* Omnes qui probari volunt, voluntatem eorum qui audiunt intuentur, ad eamque et ad eorum arbitrium et nutum totos se fingunt et accommodant.--Brut. sub calc.
+ Longin. of the Sublime, c. 3. # Dion. Hal. Epist. ad Cn. Pom.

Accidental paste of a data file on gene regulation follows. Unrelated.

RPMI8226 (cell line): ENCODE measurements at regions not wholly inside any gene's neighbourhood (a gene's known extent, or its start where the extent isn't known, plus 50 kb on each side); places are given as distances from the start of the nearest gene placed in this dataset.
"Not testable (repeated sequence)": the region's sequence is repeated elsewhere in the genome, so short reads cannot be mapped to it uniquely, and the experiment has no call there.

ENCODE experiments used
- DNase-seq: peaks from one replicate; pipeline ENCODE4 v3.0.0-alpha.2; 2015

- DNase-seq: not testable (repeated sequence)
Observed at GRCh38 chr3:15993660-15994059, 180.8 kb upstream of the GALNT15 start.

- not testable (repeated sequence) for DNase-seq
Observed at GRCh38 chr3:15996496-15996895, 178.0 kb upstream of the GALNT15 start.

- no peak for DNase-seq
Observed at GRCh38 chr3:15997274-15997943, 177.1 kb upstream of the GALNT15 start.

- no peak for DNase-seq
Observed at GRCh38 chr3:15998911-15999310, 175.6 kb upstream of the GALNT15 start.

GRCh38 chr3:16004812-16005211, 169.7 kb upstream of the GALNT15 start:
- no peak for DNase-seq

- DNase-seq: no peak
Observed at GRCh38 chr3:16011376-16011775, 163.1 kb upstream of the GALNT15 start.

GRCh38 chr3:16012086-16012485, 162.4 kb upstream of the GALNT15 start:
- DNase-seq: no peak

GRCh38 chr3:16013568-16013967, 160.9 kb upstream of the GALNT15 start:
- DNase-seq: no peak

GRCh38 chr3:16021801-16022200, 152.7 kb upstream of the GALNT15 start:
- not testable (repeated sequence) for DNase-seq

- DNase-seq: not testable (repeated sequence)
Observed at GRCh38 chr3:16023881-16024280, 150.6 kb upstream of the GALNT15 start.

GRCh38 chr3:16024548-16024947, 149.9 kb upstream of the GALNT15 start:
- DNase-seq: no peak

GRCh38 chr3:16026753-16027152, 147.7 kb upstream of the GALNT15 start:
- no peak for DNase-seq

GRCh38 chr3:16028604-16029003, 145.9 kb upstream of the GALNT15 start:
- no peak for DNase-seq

thought-and when those occasions do take place, they call forth an oratory such as the babbling rhetoricians, or clever debaters, commonly considered as eloquent men, cannot even conceive. It is when a universal consternation prevails—when even the brave are mute with astonishment, and “each in other's countenance reads signs of his own dismay," that he who stands forth unmoved, and points out the means of deliverance, or leads the way to a noble self-devotion to honour and duty, is eloquent even without the aid of laboured language. This is the true account of Patrick Henry's reputation. “Whatever others do, I'll fight," was, under the circumstances, as sublime as the qu'il mourut of the old Horace. A single sentence of this kind produces a transport of admiration : what must be the effect of a whole speech delivered in such a strain, and replete with all the other perfections of oratory? Let us take another example. Bossuet was a man of sublime genius, and the subjects of his Funeral Orations were such as Mr. Dunlop conceives to be best adapted to call forth the talents of an orator. Yet compare any thing he has done in that kind, with the famous passage in a discourse of Masillon, about the fewness of the elect-delivered, it may be, before a far less august assembly, and with none of the pomp and circumstance of this world to set off the occasion to advantage. How tame and cold, and, therefore, feeble, are the sonorous periods which celebrate inurned greatness, and moralize upon its emptiness and vanity, by the side of that holy fervour, that divine enthusiasm, that truly religious earnestness and sincerity, and what is the consequence of all these, that heart-searching and alarming power with which the herald of salvation rouses up his agitated audience, as with the trump of doom! And suppose Massillon to have delivered such a discourse, when the face of the earth had just been swept by a whirlwind, or its foundations shaken by an earthquake, or when the pestilence was walking abroad at noon-day, or men were perishing by famine,no matter how humble or obscure his audience with how much more real eloquence would he have spoken, with how much more effect would he have been heard, than if he were addressing all the kings of the earth on a subject that did not so deeply awaken their bosoms! Now, the occasions on which Cicero spoke, were generally more imposing than interesting—more fitted to strike the imaginations of men, than to agitate and arouse their feelings. He never rose to speak in the Senate or the Comitia, amidst such universal and such intense excitement as prevailed in the Athenian assembly, on an occasion eternized by the eloquence of Demosthenes. We allude to the passage in the